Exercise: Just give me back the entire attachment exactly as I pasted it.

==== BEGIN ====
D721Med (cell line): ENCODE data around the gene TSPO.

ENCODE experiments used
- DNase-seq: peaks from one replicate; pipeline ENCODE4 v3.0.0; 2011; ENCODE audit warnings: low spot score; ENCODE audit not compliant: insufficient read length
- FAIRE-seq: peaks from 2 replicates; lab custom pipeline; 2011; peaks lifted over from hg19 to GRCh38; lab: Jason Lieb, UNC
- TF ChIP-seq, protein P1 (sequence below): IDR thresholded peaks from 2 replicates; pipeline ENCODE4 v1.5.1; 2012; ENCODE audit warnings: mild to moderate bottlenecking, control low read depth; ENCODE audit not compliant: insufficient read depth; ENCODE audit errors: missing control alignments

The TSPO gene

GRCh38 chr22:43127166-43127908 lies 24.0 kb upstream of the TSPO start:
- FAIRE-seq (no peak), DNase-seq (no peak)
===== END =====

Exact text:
D721Med (cell line): ENCODE data around the gene TSPO.

ENCODE experiments used
- DNase-seq: peaks from one replicate; pipeline ENCODE4 v3.0.0; 2011; ENCODE audit warnings: low spot score; ENCODE audit not compliant: insufficient read length
- FAIRE-seq: peaks from 2 replicates; lab custom pipeline; 2011; peaks lifted over from hg19 to GRCh38; lab: Jason Lieb, UNC
- TF ChIP-seq, protein P1 (sequence below): IDR thresholded peaks from 2 replicates; pipeline ENCODE4 v1.5.1; 2012; ENCODE audit warnings: mild to moderate bottlenecking, control low read depth; ENCODE audit not compliant: insufficient read depth; ENCODE audit errors: missing control alignments

The TSPO gene

GRCh38 chr22:43127166-43127908 lies 24.0 kb upstream of the TSPO start:
- FAIRE-seq (no peak), DNase-seq (no peak)